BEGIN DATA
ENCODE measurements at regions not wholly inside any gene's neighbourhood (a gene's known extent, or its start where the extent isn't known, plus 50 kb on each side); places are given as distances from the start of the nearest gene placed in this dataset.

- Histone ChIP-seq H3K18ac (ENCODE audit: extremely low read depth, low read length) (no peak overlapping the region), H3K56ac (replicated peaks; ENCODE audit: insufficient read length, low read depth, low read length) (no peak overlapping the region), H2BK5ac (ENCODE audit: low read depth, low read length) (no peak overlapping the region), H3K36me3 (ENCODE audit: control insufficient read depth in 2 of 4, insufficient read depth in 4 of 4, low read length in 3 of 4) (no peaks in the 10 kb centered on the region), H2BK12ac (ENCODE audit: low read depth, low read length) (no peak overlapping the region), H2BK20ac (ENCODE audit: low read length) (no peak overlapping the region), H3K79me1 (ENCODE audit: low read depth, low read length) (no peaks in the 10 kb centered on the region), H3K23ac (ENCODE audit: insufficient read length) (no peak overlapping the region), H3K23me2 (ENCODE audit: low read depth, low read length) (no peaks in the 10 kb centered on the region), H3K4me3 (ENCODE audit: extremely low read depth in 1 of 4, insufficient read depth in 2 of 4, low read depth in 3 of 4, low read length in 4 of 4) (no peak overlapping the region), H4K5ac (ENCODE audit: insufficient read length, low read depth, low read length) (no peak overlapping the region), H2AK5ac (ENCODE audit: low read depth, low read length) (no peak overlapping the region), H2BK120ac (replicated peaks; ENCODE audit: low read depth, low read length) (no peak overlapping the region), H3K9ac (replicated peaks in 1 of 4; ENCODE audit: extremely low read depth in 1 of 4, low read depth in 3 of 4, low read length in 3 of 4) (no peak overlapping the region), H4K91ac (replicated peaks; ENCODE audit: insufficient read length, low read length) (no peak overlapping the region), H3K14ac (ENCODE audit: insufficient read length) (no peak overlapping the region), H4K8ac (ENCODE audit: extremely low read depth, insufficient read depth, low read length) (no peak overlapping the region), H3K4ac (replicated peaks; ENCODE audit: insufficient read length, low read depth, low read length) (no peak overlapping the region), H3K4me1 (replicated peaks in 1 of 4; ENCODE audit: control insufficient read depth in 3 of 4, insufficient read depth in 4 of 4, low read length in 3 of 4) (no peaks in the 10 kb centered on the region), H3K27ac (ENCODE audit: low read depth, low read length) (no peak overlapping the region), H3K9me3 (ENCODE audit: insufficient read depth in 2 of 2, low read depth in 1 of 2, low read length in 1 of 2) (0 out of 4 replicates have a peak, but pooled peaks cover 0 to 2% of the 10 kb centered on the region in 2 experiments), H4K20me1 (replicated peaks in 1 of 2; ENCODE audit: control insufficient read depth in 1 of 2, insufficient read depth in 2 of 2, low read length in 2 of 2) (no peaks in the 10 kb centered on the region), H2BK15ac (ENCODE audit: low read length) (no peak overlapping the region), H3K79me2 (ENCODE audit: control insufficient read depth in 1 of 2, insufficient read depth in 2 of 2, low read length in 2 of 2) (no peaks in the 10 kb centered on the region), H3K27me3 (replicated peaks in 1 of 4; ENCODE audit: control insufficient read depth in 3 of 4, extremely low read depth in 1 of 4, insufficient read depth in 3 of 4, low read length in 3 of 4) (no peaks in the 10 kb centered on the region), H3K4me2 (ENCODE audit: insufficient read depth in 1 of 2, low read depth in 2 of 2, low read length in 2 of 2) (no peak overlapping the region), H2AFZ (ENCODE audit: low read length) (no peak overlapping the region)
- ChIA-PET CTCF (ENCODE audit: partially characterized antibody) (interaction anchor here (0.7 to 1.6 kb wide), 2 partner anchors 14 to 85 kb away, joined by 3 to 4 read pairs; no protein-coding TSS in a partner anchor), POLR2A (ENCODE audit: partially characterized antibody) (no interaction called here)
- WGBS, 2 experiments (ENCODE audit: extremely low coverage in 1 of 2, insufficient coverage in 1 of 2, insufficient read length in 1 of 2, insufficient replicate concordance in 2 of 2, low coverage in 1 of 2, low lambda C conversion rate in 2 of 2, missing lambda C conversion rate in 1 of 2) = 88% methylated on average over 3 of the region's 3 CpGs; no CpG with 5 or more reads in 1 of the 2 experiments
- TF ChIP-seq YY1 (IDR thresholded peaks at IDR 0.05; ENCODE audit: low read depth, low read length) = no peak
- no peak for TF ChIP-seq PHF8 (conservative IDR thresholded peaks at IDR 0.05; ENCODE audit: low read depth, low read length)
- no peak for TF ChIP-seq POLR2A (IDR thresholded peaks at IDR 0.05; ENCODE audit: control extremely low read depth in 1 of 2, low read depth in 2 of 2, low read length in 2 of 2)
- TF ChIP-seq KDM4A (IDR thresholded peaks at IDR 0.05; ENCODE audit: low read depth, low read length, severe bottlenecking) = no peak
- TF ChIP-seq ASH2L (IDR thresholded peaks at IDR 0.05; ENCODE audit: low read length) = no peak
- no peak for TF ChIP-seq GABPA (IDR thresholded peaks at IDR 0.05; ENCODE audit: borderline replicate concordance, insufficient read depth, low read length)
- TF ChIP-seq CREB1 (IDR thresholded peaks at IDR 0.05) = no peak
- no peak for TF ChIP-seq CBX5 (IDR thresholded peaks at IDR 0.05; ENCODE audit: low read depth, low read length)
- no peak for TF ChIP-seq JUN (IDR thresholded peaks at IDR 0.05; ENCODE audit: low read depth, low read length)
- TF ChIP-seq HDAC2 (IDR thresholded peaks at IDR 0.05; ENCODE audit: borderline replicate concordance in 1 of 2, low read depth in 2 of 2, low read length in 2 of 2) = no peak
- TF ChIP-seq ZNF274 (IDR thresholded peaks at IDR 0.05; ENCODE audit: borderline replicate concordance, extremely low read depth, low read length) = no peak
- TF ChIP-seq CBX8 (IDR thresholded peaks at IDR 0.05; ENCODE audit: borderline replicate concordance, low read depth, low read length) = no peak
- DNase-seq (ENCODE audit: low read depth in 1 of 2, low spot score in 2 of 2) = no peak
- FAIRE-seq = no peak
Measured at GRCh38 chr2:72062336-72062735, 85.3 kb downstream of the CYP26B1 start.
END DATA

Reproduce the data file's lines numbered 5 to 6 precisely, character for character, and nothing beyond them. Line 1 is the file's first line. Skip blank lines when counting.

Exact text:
- TF ChIP-seq YY1 (IDR thresholded peaks at IDR 0.05; ENCODE audit: low read depth, low read length) = no peak
- no peak for TF ChIP-seq PHF8 (conservative IDR thresholded peaks at IDR 0.05; ENCODE audit: low read depth, low read length)